“Batwoman” #28 continues Marc Andreyko and Jeremy Haun’s first major storyline on the title, as the duo continue to pit Batwoman against the art thief Wolf Spider. But while the Wolf Spider storyline is running fairly smoothly, the domestic challenges that Kate is running up against feel a little out of the blue.
Andreyko has paced out the Wolf Spider story fairly well, with this issue giving us half of the answer on why he’s stealing very specific pieces of art even as more valuable ones are left behind. The other half of the answer still remains a mystery, but at this point we have enough of an inkling of what all of the paintings together will reveal that it’s satisfying. At the same time, by not having all of the answer given up at once, Andreyko gives us something to still look forward to.
Wolf Spider’s identity (which to be fair, felt fairly obvious in the first chapter of the story) is practically confirmed this issue too, thanks to a conversation between Kate and Evan. At this point the obvious lie makes Evan’s involvement in the storyline click firmly into place, although of course there’s always a chance for a last-second feint by Andreyko. The one strange thing is that the scene plays out with Kate seemingly putting together all of the pieces as well (given her reaction to Evan’s statement), but later in the issue she seems once more in the dark.
The one bit that doesn’t work just yet is the demand from Maggie that Kate start seeing a psychiatrist. It comes completely out of left field, with the logic on how it connects to last month’s cliffhanger ending up a bit of a head-scratcher. The thing is, while the motivation for Kate seeing a psychiatrist feels a little off, this also looks to be something that could have a great payoff. Kate is a massive bundle of buried neuroses, after all, and if handled correctly it could be an incredibly fun storyline. As a result, I’m willing to let this initial step slide a bit if it gives us something good in a few months time.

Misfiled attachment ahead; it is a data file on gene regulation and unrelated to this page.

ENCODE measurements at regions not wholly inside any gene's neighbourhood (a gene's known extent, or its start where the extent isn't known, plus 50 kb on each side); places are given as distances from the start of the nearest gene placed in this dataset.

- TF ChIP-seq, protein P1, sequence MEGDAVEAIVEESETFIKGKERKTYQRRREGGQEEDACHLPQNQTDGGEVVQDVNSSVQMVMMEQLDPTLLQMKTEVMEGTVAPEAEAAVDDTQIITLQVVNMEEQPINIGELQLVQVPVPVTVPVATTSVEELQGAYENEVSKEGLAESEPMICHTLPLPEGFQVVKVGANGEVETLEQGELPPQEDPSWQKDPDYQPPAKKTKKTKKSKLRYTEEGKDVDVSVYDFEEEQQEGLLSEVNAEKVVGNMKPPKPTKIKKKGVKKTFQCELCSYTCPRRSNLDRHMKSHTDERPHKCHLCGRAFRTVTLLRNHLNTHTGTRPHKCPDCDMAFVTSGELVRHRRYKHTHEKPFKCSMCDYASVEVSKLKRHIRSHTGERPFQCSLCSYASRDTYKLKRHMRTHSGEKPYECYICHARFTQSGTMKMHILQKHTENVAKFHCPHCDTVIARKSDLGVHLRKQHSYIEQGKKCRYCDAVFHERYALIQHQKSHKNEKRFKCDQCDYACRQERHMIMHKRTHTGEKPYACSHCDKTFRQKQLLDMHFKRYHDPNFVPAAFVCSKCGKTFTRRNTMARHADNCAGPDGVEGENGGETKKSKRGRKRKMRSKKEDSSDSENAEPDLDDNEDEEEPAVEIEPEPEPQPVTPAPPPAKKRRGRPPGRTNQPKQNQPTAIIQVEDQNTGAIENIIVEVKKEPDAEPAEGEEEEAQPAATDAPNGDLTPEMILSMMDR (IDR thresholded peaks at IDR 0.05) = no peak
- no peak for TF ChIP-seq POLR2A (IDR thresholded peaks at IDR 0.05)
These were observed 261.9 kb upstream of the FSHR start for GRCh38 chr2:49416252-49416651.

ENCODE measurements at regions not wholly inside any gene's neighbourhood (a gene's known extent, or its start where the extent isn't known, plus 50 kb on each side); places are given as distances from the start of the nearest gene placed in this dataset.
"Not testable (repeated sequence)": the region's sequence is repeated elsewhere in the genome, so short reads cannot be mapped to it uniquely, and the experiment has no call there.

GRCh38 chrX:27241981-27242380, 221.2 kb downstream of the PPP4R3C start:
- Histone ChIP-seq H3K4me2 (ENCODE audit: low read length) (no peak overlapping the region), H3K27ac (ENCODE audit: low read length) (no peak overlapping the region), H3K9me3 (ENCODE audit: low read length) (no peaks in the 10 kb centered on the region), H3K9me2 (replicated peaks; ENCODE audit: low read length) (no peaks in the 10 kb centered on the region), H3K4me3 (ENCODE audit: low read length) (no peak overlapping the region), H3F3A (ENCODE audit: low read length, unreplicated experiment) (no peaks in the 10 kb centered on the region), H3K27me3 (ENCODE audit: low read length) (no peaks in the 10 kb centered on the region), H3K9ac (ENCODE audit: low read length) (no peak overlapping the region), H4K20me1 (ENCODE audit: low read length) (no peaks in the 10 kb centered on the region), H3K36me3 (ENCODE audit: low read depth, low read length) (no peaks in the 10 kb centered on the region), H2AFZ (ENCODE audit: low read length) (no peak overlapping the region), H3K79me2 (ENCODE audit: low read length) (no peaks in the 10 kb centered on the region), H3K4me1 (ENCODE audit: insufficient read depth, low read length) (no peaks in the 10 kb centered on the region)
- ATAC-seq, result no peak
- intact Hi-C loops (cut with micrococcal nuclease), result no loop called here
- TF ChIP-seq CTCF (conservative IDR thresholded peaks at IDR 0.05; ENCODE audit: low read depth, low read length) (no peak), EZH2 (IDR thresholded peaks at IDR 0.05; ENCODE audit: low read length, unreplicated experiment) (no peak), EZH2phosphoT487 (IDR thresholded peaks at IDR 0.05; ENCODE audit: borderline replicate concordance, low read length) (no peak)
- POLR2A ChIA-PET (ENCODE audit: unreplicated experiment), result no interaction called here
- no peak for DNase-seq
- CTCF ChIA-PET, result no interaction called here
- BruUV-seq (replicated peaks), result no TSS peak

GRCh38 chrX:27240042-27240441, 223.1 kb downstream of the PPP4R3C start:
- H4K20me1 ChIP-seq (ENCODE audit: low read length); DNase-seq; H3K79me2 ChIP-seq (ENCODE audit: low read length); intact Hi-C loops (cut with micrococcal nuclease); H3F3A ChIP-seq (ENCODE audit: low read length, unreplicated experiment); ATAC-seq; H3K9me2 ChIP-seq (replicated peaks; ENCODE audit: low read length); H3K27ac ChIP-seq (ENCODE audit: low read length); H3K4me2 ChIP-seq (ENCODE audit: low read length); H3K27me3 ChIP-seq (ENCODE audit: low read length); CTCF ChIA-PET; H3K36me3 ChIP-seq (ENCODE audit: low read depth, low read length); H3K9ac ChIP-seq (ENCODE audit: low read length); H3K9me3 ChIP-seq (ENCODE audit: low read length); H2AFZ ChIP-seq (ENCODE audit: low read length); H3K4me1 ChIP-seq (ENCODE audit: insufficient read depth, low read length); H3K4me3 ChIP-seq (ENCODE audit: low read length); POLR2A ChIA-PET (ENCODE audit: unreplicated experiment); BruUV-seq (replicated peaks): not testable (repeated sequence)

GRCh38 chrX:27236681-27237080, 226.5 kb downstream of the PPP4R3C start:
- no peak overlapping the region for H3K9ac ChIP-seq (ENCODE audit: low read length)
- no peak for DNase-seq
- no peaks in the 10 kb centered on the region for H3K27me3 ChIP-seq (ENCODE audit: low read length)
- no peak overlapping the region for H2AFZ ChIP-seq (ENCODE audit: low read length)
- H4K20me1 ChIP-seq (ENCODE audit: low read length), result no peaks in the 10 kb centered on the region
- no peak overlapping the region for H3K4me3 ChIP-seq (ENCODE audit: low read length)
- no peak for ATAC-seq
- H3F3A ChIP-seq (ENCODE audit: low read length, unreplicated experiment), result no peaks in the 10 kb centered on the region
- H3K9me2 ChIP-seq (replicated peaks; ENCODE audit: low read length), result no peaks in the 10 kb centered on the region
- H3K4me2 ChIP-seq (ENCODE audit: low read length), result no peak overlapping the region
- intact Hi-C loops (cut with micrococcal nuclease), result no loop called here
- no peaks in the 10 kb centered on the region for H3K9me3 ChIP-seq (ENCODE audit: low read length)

Haun’s art is excellent on “Batwoman.” He’s a good choice for Andreyko’s direction on the title, able to handle the big action moments as well as the slightly quieter and more personal scenes. Batwoman still looks striking but also effective in her outfit, while the battered Kate comes across as both something with a tough exterior while still a little vulnerable. Batwoman’s big hair whips and moves around the page well, and her taking out the thugs in the pool hall has a strong sense of movement. There are some fun little touches too, like the old school go-go checks serving as page borders for the flashback scene. Hopefully Haun will stick around on “Batwoman” for a while, because he’s a good artist that brings a fun flare to the pages.
The occasional rough spot aside, “Batwoman” #28 shows a creative team that’s settled well into their new title. The sudden changeover in creators could have proven to be disastrous, but “Batwoman” #28 works. The book is definitely a more traditional superhero comic now, but it’s also a well-crafted superhero comic. I’ll miss the old creative team, but the new one has proven itself well enough that I’m definitely sticking around.